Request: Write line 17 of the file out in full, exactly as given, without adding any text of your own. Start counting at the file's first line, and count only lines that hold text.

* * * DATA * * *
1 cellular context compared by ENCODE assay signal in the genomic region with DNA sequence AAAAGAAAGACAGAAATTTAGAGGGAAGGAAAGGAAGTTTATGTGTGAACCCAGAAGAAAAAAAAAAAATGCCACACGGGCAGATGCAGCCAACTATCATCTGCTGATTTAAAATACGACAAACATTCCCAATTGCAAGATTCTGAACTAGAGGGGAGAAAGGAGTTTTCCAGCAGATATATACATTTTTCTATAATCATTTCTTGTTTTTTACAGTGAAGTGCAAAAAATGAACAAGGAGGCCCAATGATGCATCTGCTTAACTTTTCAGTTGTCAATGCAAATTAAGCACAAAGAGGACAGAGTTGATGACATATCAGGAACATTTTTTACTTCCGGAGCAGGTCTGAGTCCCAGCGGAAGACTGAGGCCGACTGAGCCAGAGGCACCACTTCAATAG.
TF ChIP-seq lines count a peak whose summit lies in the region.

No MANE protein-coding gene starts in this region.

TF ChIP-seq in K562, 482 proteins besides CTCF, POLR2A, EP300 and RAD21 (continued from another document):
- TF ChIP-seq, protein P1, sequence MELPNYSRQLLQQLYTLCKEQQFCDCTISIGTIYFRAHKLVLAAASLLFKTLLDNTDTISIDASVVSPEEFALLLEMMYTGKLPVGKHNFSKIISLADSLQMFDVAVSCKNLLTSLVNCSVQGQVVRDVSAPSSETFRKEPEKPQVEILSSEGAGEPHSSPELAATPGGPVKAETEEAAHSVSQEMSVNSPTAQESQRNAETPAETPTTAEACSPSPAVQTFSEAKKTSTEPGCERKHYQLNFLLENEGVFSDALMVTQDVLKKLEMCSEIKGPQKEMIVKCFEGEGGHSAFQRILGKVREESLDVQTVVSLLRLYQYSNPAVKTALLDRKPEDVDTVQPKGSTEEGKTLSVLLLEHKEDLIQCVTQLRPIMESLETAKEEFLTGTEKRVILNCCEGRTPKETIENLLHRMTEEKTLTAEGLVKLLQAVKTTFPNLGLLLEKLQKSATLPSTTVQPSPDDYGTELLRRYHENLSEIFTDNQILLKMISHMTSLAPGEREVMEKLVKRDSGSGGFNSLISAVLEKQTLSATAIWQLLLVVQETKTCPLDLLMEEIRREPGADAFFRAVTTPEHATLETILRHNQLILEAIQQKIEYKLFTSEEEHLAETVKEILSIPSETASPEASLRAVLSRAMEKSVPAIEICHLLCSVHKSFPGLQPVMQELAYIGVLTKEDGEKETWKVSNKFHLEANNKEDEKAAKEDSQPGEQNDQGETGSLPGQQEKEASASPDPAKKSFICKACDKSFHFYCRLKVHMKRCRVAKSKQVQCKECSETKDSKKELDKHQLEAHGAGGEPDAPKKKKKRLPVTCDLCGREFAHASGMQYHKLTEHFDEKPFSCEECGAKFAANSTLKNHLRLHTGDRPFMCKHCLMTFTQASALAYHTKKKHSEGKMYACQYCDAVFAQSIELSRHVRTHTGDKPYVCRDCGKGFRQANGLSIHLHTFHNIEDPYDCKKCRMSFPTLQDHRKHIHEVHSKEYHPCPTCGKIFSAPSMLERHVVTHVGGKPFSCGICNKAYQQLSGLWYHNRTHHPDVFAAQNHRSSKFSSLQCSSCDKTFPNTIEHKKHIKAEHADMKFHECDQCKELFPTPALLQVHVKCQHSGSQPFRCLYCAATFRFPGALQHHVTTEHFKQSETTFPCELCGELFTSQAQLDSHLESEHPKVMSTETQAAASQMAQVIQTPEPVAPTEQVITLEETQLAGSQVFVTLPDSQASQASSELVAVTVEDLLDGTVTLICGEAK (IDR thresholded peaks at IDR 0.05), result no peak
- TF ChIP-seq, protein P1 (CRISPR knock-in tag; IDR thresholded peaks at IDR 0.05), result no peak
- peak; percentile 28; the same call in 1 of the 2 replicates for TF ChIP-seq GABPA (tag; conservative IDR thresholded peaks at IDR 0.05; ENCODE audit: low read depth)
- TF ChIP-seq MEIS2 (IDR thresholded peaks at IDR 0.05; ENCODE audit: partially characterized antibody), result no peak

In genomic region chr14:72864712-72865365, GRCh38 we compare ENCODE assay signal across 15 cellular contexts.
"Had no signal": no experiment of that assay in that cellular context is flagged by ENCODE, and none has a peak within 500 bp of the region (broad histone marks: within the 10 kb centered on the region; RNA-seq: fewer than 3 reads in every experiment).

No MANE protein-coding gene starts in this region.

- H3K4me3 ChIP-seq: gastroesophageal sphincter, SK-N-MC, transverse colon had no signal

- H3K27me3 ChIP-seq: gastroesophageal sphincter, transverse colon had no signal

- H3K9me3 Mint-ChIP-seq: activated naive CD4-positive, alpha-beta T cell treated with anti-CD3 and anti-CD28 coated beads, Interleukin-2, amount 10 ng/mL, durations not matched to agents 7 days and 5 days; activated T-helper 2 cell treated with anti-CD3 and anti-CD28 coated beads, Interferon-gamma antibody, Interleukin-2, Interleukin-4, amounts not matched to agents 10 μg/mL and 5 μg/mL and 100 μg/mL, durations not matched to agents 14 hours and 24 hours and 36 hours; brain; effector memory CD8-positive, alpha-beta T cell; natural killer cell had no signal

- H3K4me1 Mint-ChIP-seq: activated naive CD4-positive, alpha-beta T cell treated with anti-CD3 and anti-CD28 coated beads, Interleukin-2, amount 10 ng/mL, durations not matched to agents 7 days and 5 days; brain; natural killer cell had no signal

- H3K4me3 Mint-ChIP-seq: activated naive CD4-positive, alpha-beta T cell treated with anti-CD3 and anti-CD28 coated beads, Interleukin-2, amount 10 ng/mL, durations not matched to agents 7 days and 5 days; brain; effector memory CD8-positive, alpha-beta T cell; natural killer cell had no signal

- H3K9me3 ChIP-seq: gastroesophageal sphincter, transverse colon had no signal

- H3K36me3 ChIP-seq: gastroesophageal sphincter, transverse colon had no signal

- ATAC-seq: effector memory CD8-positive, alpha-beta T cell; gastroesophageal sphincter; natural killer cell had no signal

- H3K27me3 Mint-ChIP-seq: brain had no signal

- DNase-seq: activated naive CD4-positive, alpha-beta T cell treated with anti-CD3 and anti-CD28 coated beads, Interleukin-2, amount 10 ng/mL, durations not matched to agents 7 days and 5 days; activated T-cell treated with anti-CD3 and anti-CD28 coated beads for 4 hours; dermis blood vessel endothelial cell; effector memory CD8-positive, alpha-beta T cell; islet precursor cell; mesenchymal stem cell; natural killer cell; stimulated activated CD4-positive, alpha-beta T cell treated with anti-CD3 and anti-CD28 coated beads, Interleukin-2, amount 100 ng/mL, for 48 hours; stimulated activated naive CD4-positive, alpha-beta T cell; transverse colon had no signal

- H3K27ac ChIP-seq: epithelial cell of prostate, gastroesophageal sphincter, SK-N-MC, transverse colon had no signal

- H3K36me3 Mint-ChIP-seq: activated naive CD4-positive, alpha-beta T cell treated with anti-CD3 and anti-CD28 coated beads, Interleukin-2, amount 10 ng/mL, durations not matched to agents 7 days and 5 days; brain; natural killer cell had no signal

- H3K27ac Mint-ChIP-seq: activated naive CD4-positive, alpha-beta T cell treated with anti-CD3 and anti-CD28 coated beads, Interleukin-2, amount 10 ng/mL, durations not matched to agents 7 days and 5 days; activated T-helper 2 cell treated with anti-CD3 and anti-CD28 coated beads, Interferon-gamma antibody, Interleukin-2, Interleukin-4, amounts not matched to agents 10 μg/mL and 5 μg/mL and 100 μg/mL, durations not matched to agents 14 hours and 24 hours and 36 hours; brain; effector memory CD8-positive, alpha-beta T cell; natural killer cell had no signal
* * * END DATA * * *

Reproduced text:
- H3K9me3 ChIP-seq: gastroesophageal sphincter, transverse colon had no signal